It wasn’t exactly a new idea for me though. I know a lot of dancers and have written a few fiction short stories about dancing or dancers before. Almost a decade ago, I wrote a short piece for an online community about a dancer being driven home after a big performance that has some of the same themes of Instep. So this theme wasn’t new to me and in fact Instep is pretty much that specific short story condensed down to its most basic parts. Putting it together into a poem format was pretty simple using that story as a template. It’s not my normal poetry style, but I was pretty pleased with it when I sent it off.
Last week I received the rejection notice for it. I’m disappointed obviously, but I guess I’m not super surprised given that this specific anthology was going to have a higher pool of submissions than your typical publication. (It’s not out yet, so I’m not going to name what it is.)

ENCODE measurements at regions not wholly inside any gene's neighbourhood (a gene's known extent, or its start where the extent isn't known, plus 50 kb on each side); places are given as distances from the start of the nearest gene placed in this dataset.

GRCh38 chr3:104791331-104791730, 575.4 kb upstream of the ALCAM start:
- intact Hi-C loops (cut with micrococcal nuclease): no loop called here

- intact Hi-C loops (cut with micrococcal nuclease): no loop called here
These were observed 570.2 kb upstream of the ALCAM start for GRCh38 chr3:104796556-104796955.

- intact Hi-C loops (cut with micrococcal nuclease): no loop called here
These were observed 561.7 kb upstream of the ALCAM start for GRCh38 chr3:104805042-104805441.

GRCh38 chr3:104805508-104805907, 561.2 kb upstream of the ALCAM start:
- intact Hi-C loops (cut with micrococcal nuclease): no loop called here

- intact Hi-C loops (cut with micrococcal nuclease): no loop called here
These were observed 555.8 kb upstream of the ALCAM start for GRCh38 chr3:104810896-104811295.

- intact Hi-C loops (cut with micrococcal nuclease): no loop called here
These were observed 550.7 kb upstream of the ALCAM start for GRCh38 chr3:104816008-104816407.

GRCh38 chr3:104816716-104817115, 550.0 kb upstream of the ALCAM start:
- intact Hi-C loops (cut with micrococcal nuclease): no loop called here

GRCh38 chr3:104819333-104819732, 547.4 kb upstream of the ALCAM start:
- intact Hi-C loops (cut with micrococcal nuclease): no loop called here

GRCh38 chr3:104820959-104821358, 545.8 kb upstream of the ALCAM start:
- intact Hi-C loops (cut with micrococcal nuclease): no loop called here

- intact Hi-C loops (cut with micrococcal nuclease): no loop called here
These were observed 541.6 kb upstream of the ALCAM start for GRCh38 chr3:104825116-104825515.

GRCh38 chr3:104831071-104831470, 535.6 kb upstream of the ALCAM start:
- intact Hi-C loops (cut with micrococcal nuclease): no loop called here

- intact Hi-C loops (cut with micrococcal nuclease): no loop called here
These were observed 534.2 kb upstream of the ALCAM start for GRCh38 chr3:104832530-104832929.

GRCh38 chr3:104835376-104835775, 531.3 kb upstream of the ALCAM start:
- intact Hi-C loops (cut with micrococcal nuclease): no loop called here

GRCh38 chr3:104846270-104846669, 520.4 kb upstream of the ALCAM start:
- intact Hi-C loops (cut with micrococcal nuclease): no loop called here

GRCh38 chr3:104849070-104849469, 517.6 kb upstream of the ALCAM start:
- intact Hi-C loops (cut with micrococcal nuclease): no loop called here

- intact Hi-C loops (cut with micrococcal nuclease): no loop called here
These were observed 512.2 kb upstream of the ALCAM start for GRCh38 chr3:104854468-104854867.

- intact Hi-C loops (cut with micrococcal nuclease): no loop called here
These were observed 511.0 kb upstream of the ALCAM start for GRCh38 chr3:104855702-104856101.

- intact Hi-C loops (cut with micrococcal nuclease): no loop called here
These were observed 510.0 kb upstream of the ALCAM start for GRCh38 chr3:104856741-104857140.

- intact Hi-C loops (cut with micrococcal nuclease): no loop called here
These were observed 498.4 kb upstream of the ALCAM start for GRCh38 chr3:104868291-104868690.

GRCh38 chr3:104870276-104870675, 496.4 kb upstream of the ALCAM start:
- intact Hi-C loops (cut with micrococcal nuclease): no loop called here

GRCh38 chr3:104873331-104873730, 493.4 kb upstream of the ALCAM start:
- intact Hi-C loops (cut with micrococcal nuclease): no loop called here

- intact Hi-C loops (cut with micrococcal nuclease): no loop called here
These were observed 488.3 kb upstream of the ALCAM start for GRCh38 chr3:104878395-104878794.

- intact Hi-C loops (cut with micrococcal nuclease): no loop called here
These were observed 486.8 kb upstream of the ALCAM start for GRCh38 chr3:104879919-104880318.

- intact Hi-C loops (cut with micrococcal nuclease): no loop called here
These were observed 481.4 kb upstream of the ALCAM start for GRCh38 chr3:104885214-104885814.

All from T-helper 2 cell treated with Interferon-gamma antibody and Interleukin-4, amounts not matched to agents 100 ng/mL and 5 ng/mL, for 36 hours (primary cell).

However, since it’s a little different, a little simpler than what I’d normally write, I’m not super keen on trying to resubmit it elsewhere. But I don’t want to toss it in a digital drawer and forget about it. So, I’m putting it up here and I hope people enjoy it.
Last night’s show at the Lied Center was a pretty amazing hour of poems. I’m so happy I went. The stories that Andrea puts between the poems are maybe the best reason to go. I’ve heard or read most of these poems before, but the lead-up or the explanations that go after… they give them further context in a way that makes them maybe not more meaningful (although sometimes that too) but more powerful.